Name Last modified Size Description
Parent Directory - mkfile 12-Mar-2003 16:53 159 gal.jed 12-Mar-2003 16:53 1.1K gal.pld 12-Mar-2003 16:53 1.4K README.html 12-Mar-2003 16:53 2.0K gal16v8 12-Mar-2003 16:53 3.0K cct.gif 12-Mar-2003 16:53 12K
When you lift the handset of A, 'phone B rings.
When you lift the handset of B, 'phone A rings.
When both handsets are up, there is an audio path between A and B (in both directions of course).
In short, it's just like a real exchange, except that there's no dialling (what's the point, with only two 'phones?!) and you never get ringing tone or busy tone (ditto!).
I'm grateful to Mick Farmer <firstname.lastname@example.org> for scanning the GIF. If you can't read it, send me your postal address by email and I'll send you a paper copy.
The directory also contains a definition, or ``program'', for the GAL (a programmable logic device).
Some points to note: if both A and B are off-hook, and A (say) replaces the handset, then B does NOT start to ring. An off-hook condition on the A side (say) causes a momentary erroneous off-hook condition on the B side, because of the audio coupling capacitor; the circuit ignores this. The circuit is tolerant of ``contact bounce'' in the handset switches. The GAL takes care of all these little matters.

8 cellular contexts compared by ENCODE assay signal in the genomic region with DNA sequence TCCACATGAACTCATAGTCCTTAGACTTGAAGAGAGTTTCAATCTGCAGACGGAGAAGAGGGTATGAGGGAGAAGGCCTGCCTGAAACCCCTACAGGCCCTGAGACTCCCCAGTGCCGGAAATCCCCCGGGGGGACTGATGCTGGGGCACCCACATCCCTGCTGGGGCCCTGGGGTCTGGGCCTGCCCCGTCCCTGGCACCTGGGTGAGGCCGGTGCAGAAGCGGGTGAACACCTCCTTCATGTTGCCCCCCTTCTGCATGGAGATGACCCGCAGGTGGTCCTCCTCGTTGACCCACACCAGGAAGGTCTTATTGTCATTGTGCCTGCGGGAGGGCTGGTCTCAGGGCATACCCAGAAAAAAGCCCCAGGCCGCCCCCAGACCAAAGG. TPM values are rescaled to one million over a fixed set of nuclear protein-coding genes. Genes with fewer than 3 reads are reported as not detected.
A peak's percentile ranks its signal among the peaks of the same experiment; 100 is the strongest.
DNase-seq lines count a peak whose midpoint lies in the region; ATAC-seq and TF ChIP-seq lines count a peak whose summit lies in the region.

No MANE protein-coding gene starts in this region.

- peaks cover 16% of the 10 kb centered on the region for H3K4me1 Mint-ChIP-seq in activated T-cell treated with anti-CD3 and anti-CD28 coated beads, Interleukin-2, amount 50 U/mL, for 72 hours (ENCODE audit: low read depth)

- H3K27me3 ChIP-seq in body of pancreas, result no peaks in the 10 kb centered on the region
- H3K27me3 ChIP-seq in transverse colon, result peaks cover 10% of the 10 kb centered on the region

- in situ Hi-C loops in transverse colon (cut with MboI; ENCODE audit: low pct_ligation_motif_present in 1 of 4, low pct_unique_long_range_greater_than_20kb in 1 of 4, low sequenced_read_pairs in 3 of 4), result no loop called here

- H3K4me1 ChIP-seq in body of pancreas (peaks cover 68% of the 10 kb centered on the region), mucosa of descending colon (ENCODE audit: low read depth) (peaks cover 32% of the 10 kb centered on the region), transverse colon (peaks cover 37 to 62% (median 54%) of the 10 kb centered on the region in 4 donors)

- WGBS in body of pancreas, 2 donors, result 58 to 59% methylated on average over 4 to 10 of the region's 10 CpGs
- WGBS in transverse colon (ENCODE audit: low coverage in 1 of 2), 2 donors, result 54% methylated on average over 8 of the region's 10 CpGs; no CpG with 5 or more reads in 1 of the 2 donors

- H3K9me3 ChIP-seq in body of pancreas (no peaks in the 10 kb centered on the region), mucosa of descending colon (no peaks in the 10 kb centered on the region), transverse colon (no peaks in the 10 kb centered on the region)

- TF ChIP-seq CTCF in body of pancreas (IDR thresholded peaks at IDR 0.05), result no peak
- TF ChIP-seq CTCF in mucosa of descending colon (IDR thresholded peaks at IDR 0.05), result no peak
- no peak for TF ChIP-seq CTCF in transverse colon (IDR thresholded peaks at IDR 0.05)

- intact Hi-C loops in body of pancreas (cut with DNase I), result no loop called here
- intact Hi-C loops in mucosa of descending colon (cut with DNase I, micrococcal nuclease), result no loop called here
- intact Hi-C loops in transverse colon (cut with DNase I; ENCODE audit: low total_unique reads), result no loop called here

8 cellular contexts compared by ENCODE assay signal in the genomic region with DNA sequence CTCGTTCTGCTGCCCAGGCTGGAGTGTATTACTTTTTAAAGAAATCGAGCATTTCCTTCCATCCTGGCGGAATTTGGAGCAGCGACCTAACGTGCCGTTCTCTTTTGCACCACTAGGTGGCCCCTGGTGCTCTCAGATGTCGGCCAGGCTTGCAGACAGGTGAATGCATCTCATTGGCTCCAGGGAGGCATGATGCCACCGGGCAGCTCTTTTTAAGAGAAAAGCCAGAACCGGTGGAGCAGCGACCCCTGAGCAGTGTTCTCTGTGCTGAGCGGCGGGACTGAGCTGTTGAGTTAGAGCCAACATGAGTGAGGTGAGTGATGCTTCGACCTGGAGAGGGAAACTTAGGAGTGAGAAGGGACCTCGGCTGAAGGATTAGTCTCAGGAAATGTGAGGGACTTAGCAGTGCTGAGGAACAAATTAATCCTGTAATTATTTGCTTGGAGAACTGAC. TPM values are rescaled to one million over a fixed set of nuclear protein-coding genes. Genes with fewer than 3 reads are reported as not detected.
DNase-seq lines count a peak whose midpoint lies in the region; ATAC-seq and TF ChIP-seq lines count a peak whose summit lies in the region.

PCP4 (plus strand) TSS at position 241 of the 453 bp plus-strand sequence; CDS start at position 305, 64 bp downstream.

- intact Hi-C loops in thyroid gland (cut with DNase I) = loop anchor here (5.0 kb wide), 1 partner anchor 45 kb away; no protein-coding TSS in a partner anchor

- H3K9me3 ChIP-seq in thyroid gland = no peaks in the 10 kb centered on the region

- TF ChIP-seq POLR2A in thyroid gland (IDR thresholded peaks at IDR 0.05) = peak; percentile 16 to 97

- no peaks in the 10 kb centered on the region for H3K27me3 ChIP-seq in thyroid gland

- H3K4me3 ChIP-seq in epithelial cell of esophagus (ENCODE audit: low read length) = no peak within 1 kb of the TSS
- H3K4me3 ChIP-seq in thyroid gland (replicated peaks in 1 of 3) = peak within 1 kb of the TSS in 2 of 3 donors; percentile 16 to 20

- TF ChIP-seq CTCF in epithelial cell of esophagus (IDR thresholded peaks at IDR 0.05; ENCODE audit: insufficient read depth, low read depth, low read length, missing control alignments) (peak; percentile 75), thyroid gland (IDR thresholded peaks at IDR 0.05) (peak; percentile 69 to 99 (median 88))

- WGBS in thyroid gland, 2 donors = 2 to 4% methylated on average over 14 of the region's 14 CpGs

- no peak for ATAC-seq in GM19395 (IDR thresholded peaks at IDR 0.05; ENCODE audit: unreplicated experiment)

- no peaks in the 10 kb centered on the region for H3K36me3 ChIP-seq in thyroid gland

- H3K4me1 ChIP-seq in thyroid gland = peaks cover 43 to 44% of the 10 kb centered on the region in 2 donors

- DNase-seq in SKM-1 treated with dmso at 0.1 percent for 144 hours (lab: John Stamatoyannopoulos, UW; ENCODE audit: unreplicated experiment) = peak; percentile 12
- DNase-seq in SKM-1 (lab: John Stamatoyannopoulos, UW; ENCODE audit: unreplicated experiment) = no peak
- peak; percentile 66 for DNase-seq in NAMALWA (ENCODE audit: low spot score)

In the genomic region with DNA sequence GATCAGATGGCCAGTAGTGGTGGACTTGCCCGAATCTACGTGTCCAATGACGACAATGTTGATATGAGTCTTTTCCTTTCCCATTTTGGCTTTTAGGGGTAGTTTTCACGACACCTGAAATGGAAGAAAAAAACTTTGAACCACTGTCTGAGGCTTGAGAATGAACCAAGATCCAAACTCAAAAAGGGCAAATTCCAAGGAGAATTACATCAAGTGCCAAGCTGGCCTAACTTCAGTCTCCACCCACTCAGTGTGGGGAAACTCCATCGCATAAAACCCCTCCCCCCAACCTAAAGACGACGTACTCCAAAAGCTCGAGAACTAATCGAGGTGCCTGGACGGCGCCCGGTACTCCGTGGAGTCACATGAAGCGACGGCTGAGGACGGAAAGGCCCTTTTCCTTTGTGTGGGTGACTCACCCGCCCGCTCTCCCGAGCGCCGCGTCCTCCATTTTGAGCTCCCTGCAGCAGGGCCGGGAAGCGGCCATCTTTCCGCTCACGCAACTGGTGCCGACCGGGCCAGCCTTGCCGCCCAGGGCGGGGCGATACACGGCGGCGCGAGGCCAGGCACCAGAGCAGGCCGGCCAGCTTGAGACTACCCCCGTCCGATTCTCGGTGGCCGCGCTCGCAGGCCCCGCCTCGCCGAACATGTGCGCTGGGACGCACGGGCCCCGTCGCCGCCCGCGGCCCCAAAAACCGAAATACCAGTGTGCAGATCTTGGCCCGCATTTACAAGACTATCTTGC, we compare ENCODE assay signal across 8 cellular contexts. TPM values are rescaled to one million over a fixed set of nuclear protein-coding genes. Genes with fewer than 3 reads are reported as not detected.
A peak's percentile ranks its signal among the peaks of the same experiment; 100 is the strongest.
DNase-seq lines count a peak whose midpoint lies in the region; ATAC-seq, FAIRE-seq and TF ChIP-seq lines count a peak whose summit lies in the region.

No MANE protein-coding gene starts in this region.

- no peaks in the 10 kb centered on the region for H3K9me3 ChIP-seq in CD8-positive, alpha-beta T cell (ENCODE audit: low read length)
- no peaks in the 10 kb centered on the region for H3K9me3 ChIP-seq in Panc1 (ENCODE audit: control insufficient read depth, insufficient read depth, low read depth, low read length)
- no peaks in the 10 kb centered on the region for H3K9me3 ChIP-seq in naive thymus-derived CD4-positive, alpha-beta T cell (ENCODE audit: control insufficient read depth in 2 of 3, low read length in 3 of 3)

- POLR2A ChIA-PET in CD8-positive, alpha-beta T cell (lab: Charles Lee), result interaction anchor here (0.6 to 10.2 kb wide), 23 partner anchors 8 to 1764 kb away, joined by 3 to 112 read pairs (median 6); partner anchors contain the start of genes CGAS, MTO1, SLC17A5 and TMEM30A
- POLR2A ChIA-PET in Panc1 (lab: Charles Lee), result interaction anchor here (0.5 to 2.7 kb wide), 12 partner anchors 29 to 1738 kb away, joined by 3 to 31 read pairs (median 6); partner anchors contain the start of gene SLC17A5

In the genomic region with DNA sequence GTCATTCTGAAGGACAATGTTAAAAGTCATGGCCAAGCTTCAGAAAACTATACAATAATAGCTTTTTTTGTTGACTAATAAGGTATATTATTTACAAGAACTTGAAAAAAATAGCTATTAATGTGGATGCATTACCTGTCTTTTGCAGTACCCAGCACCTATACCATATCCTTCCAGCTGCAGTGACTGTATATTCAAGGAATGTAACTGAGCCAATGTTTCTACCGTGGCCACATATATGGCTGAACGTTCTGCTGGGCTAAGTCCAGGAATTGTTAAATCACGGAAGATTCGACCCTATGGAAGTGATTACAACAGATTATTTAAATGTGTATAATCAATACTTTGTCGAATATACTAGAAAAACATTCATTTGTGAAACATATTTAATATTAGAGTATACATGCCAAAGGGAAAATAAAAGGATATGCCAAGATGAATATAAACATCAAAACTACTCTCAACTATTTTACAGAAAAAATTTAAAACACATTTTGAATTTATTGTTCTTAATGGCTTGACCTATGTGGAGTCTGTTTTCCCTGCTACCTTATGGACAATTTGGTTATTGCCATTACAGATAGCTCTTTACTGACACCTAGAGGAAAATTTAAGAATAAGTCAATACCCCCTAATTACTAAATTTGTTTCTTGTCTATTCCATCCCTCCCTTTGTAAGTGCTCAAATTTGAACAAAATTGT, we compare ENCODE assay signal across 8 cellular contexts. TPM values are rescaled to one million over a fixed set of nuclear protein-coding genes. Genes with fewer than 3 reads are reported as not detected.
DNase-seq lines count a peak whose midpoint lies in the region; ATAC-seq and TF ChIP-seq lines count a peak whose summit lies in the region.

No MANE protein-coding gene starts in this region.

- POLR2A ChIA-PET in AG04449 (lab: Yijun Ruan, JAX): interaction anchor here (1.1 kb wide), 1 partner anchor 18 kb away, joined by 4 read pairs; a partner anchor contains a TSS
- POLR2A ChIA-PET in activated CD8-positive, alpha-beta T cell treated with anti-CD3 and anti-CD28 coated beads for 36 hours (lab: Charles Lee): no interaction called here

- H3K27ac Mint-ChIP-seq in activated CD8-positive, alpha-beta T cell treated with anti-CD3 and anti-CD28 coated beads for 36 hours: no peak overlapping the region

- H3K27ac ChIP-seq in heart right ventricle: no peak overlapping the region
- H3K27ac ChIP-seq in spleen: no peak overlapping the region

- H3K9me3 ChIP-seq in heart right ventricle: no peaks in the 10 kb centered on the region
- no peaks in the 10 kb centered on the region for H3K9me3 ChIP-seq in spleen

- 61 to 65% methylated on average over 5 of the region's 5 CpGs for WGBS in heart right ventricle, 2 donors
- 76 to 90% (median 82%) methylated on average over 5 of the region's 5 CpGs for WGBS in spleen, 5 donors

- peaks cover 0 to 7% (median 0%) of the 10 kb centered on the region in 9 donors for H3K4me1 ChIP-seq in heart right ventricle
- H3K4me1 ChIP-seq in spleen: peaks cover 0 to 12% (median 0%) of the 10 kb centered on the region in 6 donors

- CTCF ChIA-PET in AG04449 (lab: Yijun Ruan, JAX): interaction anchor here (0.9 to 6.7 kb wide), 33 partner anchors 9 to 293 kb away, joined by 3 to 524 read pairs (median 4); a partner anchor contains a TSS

Ringing voltage is applied between the bell wire (blue in the BT cable to the 'phone) and the A wire (white). Ringing voltage is on the low side, but more than adequate for all modern 'phones. It is adjustable, but if you wish to wind it up to 80V rms (which is the standard) you will probably need to wind your own transformer, using a larger core to prevent saturation. The ringing cadence is almost identical to the standard British one, but this can be changed by re-programming the GAL.
A PCB layout is available on request.
Tony Fisher / email@example.com